The idea of Vietnam evokes powerful images in the Western imagination, many of which stem from iconic Vietnam War films. While the country still boasts its lush rustic landscapes, now peaceful, modern Vietnam has evolved far beyond the misty paddy fields and weathered houses that captivate us.
Remnants of war, such as the Cu Chi tunnels near Saigon, have been preserved for visitors to experience. However, the Vietnamese people have moved beyond those hostilities and remain focused on the future with a cheerful spirit. Present-day Vietnam tours encompass a wide range of sights, from pristine French architecture in Hanoi to explore the jungle riverways of the Mekong Delta.
So, when you visit Vietnam, how can you truly experience its multifaceted personality? A good starting point is to leave your preconceptions behind. Approaching a country with rigid preconceived notions can cause you to overlook the aspects that don't fit your expectations. Arrive in Vietnam with an open mind, and you will begin to witness the remarkable layers of culture that intertwine, obscure, and highlight each other throughout the country.
Over 1,000 years ago, long before Vietnam was colonized by the French, the Vietnamese people gained independence from China and thrived under their own dynasties for centuries. The emperors considered themselves divine, constructing grand palaces and lavish tombs designed for eternal comfort. Unfortunately, many of these structures were destroyed during subsequent conflicts and colonial development.
Thankfully, Hue, situated on the coast where the North and South were once divided, has been preserved. Its fortified citadel is immense, spanning four square miles and resembling a forbidden city that was exclusively occupied by emperors and their concubines. This is one of the few places in the country where the legacy of dynastic Vietnam can still be seen.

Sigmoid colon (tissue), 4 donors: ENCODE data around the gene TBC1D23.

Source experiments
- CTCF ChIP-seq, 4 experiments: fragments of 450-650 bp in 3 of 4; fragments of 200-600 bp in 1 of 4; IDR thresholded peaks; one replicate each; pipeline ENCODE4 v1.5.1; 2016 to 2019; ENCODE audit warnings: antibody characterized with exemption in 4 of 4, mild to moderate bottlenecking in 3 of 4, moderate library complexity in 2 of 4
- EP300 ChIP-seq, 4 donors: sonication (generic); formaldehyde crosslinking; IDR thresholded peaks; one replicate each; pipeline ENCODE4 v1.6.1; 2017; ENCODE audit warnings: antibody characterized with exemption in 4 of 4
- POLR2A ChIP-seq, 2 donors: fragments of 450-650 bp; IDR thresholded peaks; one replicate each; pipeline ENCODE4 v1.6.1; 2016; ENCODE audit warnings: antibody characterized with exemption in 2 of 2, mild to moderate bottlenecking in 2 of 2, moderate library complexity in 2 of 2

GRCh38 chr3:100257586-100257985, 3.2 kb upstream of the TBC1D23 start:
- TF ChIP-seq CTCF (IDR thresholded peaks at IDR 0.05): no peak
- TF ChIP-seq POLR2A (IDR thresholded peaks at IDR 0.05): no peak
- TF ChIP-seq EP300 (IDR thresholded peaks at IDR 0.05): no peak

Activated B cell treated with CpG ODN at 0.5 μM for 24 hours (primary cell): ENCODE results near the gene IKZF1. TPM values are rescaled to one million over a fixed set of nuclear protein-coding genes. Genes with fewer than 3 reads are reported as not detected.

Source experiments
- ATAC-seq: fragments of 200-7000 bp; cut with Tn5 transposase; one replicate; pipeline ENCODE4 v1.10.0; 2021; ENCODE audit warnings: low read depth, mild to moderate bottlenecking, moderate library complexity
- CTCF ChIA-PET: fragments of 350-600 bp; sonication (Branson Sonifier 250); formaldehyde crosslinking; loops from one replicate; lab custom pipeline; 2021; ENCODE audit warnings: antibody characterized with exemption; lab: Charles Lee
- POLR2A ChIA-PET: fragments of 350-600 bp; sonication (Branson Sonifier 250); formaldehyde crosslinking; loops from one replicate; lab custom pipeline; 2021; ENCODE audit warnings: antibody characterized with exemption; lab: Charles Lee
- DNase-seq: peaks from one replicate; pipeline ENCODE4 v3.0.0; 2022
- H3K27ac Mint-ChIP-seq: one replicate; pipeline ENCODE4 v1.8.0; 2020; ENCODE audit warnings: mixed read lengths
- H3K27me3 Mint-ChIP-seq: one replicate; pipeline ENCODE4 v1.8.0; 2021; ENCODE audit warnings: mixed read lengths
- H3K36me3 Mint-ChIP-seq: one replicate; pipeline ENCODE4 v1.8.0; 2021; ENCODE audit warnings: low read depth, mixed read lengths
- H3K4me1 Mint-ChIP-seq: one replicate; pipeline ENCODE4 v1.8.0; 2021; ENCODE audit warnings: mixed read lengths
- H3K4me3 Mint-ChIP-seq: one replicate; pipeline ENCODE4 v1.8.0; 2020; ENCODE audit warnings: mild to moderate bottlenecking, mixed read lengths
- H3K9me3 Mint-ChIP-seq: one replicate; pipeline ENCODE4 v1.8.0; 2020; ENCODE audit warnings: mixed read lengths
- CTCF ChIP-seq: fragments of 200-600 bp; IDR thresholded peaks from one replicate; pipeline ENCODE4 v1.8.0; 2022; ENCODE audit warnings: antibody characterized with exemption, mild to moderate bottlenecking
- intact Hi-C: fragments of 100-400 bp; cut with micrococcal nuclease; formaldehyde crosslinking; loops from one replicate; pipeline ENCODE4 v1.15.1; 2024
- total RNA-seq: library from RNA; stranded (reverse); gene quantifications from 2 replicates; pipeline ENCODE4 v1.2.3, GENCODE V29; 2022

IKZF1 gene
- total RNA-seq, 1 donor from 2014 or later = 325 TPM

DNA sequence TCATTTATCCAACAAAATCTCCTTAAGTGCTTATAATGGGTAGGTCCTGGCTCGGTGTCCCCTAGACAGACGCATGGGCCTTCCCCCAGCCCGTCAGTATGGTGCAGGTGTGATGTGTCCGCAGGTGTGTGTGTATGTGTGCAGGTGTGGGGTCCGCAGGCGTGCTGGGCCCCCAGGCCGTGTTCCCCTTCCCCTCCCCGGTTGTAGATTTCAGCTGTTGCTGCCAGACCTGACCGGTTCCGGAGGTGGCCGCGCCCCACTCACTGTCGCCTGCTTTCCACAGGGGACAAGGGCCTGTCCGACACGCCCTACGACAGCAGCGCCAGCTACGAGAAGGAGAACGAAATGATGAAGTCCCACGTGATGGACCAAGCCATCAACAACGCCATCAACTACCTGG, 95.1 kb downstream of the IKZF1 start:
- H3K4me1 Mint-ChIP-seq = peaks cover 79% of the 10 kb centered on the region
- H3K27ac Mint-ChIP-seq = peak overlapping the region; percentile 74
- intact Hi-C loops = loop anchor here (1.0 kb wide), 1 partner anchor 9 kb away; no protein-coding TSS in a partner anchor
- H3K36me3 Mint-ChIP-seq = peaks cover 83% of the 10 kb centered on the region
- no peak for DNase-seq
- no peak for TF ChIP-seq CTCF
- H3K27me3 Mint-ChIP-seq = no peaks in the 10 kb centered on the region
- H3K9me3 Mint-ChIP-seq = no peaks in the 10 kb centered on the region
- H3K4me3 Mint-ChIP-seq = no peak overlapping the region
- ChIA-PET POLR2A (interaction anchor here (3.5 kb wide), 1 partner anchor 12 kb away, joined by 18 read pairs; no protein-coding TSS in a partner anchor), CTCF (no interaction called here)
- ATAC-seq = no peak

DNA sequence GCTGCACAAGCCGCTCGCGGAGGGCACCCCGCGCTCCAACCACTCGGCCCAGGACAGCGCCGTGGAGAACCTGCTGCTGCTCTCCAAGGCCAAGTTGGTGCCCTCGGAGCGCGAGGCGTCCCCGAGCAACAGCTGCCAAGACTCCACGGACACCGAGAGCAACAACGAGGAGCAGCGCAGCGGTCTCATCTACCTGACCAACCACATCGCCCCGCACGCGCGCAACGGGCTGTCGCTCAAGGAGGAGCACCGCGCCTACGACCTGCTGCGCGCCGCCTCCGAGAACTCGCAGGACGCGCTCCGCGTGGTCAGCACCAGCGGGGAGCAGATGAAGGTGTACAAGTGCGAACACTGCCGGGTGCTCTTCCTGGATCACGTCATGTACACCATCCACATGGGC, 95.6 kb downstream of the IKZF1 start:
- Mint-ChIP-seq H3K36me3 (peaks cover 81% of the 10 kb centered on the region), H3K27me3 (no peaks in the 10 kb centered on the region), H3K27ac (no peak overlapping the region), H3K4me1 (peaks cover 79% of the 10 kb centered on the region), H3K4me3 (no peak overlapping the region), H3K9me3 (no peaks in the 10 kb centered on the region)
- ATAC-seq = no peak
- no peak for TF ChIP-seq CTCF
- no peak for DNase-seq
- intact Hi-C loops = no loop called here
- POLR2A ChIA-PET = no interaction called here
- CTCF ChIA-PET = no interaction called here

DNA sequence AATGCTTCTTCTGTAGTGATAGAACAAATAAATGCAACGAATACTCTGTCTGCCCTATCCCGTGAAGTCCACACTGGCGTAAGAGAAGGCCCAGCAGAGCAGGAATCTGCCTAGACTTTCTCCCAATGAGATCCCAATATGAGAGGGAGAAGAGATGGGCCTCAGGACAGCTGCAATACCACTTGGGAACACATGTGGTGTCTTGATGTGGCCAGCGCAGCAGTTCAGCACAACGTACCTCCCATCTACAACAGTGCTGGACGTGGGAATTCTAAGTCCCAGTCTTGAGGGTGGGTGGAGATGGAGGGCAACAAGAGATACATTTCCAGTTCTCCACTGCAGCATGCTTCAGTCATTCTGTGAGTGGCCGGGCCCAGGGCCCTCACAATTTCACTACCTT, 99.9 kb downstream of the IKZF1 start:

In 1885, Vietnam became part of the French Indochina colony. Both Hanoi and Saigon (officially known as Ho Chi Minh City) are adorned with remarkable French architecture, including a post office in Saigon designed by M. Eiffel, the ornate Presidential Palace, and the French Quarter in Hanoi. When the Vietnamese leaders eventually reclaimed their country's independence in the 1970s, they repurposed the old French government buildings for their own use. The power represented by these imposing foreign structures was now in the hands of the nation.
Hanoi is also home to the mausoleum of "Uncle" Ho Chi Minh, where visitors can witness his embalmed body. Expect queues, but this somewhat macabre exhibition conveys the immense relief and gratitude the Vietnamese people must have felt when Uncle Ho successfully negotiated independence after centuries of occupation and war.
Yet, beyond the triumphant hustle and bustle of modern Vietnam, within its misty valleys and along mountain passes, lies another remarkable achievement. Despite the turmoil, several indigenous tribes continue to live traditional lives, visiting villages to trade and welcome visitors. They are incredibly friendly, and you may be surprised by their fluency in English. Their existence alone showcases Vietnam's steadfast pride in its survival.